Of course, we recognize that it’s an agonizing position for parents or spouses or children or any family member to be placed in, and addicts and alcoholics are, by the very nature of their illness, master manipulators. Our promise to family members is this: If they’re in our care, they are safe, and we will do everything in our power to keep them that way. They may not like the food, the staff, the medications, the furnishings, the decor, the schedule … and we freely admit that we work hard every day to improve everything about our treatment process. But the vast majority of the time, what they’re unhappy with is the decision to give up alcohol and drugs. That’s an incredibly painful process for any addict or alcoholic, because the disease itself is so insidious that the initial stage of getting clean and sober feels like a painful, heartbreaking divorce, and often the thought of going through that divorce terrifies them.

Of course, that may make the entire process seem even more uncertain, and your concerns aren’t without merit: “How do you keep people in addiction treatment?” With a lot of patience, concern, kindness and understanding. For addicts and alcoholics who loathe themselves and think they’re unworthy of such compassion, those are emotions they may not have experienced in a long time, and they often recoil from it at first.

But it’s worth mentioning again: Cornerstone of Recovery, as well as our sister facility Stepping Stone to Recovery, are not a lockdown facilities, and we don’t hold anyone against his or her will. If someone is determined to leave treatment, sometimes our best efforts to convince them otherwise fall short. And on occasion, they sometimes make those decisions without telling anyone. We have a night shift security staff that keeps an eye on the patient population, as well as on the campus as a whole, but their job is to safeguard the community from natural disasters, outside influences and safety hazards.

They’re not de facto police officers, and while they’re also trained in A.M.A. blocking, they don’t “chase down” anyone who decides to leave in the middle of the night. They may be obligated to contact the police if a patient leaves A.M.A. and is in violation of a court order to remain in treatment, but they’re not charged with detaining anyone against his or her will.

Finally: It’s All About Community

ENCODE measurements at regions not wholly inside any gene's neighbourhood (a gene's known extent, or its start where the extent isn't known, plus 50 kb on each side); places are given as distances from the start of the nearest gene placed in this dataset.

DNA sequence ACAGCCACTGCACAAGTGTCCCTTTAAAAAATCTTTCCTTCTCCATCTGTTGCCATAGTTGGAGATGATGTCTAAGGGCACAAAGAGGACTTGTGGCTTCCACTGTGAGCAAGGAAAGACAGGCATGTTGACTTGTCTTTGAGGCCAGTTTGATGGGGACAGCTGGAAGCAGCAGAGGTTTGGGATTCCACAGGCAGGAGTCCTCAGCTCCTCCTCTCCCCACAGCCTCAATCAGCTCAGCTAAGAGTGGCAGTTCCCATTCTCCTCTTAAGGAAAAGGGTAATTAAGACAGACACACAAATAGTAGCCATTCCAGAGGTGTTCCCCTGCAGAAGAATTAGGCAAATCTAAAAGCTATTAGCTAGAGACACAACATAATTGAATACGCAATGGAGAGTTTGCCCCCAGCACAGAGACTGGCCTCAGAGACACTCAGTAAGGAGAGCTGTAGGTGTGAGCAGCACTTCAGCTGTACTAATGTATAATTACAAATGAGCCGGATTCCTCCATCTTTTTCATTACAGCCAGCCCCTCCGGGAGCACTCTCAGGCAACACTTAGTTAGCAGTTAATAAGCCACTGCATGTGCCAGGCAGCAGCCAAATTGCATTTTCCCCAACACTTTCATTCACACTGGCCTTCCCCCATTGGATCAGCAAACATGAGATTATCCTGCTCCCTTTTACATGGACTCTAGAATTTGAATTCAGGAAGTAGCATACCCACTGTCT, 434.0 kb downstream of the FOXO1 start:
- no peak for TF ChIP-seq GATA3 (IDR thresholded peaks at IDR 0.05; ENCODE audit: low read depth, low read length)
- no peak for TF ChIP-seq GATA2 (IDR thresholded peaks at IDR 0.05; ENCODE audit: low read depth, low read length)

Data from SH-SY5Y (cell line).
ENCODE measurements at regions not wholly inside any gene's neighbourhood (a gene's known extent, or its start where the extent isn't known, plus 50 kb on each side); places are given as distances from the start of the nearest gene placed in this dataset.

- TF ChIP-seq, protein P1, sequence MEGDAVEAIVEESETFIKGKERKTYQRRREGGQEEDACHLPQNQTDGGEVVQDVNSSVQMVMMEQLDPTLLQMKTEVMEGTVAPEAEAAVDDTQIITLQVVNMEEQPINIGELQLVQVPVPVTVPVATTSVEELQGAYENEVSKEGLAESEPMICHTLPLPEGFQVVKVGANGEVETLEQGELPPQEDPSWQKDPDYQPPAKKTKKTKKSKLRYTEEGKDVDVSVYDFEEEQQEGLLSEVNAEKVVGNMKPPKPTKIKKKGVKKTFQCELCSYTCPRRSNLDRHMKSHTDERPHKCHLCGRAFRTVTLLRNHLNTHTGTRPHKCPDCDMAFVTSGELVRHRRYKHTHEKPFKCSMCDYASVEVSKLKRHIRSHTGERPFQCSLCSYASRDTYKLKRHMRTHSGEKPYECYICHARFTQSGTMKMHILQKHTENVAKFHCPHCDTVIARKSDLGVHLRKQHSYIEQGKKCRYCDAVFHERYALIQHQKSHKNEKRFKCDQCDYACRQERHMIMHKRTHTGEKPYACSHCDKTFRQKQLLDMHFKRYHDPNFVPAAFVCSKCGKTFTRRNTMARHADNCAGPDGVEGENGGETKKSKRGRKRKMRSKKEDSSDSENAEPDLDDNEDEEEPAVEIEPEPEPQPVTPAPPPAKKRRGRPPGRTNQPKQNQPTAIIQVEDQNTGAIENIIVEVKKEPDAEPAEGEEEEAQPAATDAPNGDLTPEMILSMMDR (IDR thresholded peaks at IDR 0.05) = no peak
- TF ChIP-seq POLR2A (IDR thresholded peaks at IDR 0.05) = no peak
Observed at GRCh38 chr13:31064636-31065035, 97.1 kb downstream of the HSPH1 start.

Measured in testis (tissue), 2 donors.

how do you keep people in addiction treatment?“So how DO you keep people in addiction treatment?” In our experience, the biggest impediment toward the abrupt departure of a patient is the community of peers with whom he or she is engaged in treatment. Peer support is an incredibly effective tool in addiction and alcoholism treatment, and the overwhelming majority of our patients find a bond between themselves and their peers that’s unlike anything they’ve ever experienced outside of rehab. It’s a brotherhood (or a sisterhood), almost, in which the mood and morale of the group is often contingent on the individuals who make it up, and the obligation they feel toward their peers is often a powerful motivator to remain in treatment.

Finally, what we see more than anything else is what’s known in recovery parlance as “the therapeutic value of one addict helping another.” The majority of our clinical staff members are in recovery themselves from alcoholism and addiction, and while they’re charged with supervising, counseling and leading the groups of patients under their care, that’s a powerful equalizer that allows respect to flow in two directions. It’s difficult for patients to open up, trust and take the suggestions of therapists and counselors who approach their jobs from a purely academic standing. It’s a much different experience to recognize a kindred spirit — someone who’s also sat in a jail cell or lived in the miserable loneliness of addiction and has an all-too-keen understanding of just how dark those places can be. As a former employee of ours liked to point out, “How can I tell you about the war if I haven’t been in the foxhole?” At Cornerstone of Recovery, we’re intimately familiar with the foxholes that dot the battlefields of addiction and alcoholism, and we like to think that the patients in our care respect the fact that we’ve found our way to peace and want to help them do the same.

The bottom line is that outside of a rehabilitation center associated with a jail or prison, Cornerstone of Recovery offers the best chance that someone won’t just come here to get clean and sober, but will stay here because the experience proves transformational and life-changing. It has for thousands of addicts and alcoholics since our doors opened in 1989, and it can for anyone who suffers. “How do you keep people in addiction treatment?” We don’t. The recovery process does. All it takes is the willingness on the part of those who seek our help to give the process a chance.